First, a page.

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Ph. D. ThesisPh. D. Thesis 9. Results  All Data Sets9. Results All Data Sets 9.2. Methanol, Ethanol and 1-Propanol by SPR9.2. Methanol, Ethanol and 1-Propanol by SPR 9.2.6. Conclusions9.2.6. Conclusions
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Ph. D. Thesis
  Abstract
  Table of Contents
  1. Introduction
  2. Theory Fundamentals of the Multivariate Data Analysis
  3. Theory Quantification of the Refrigerants R22 and R134a: Part I
  4. Experiments, Setups and Data Sets
  5. Results Kinetic Measurements
  6. Results Multivariate Calibrations
  7. Results Genetic Algorithm Framework
  8. Results Growing Neural Network Framework
  9. Results All Data Sets
    9.1. Methanol and Ethanol by SPR
    9.2. Methanol, Ethanol and 1-Propanol by SPR
      9.2.1. Single Analytes
      9.2.2. Multivariate Calibrations of the Mixtures
      9.2.3. Genetic Algorithm Framework
      9.2.4. Parallel Growing Neural Network Framework
      9.2.5. PCA-NN
      9.2.6. Conclusions
    9.3. Methanol, Ethanol and 1-Propanol by the RIfS Array and the 4l Setup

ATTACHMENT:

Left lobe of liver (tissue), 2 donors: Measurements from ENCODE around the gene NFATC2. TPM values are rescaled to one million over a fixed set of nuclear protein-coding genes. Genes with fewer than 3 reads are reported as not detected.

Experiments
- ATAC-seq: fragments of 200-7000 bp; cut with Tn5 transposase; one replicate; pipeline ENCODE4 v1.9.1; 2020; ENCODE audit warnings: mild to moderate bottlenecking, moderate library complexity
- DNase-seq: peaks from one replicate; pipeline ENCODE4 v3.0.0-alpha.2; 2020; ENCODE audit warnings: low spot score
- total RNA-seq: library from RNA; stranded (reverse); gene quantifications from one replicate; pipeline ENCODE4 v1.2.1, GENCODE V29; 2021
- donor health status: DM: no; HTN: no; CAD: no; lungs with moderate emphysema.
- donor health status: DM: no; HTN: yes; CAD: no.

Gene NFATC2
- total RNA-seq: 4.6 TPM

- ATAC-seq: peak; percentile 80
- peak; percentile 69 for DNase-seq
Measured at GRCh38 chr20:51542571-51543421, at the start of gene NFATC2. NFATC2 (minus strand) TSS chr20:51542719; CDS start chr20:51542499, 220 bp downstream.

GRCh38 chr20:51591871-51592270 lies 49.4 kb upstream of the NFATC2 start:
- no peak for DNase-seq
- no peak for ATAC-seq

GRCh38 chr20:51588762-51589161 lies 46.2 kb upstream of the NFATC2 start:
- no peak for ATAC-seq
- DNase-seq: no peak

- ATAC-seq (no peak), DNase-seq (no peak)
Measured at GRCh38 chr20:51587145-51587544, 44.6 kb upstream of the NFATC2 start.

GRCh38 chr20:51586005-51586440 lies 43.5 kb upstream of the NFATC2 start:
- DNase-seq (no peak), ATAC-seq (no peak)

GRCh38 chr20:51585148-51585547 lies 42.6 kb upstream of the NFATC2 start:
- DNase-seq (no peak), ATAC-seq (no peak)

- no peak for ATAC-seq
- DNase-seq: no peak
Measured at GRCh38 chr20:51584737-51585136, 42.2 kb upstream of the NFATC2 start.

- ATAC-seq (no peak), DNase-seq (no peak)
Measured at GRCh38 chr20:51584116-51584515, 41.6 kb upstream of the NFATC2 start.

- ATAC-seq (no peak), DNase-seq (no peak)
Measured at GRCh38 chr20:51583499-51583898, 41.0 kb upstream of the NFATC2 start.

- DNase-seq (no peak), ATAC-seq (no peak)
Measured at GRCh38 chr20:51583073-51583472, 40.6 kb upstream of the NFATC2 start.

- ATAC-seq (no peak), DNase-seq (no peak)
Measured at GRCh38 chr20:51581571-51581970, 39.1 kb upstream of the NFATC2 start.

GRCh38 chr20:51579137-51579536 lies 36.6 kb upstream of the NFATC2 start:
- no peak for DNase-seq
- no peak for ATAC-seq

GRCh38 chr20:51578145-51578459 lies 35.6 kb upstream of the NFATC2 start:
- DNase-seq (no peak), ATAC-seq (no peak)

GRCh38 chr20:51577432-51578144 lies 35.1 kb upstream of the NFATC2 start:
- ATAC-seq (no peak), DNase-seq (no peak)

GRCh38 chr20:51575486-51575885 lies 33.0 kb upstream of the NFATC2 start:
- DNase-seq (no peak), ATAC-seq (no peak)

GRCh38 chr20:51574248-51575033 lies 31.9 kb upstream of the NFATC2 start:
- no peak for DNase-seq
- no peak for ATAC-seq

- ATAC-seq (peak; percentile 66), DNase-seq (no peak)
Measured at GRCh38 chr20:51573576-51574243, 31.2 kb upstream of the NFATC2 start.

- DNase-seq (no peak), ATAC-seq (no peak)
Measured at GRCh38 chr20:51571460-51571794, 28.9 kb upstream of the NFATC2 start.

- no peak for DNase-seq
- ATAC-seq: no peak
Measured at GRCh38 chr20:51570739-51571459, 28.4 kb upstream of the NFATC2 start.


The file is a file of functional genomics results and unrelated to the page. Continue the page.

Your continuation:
9.4. Quaternary Mixtures by the SPR Setup and the RIfS Array
    9.5. Quantification of the Refrigerants R22 and R134a in Mixtures: Part II
  10. Results Various Aspects of the Frameworks and Measurements
  11. Summary and Outlook
  12. References
  13. Acknowledgements
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9.2.6.   Conclusions

Similar to the previous chapters, it has been demonstrated that both, the genetic algorithm framework and the parallel growing neural network framework are superior to the common methods of multivariate calibration in terms of calibration quality. Both frameworks allow a reproducible variable selection resulting in smaller optimized neural network models with a better generalization ability compared with common neural networks. Both frameworks show reproducible and robust results whereby the parallel growing neural network framework seems to be more robust and shows a slightly better generalization ability, which has also been observed for the binary mixtures of the refrigerants. The classical chemometric methods like the PLS and INLR once more have problems to model the nonlinear relationships of the data similar to chapter 6. It was also shown that the PCA-NN could not deal with changes of the noise in the data resulting in significant biases of the predictions.

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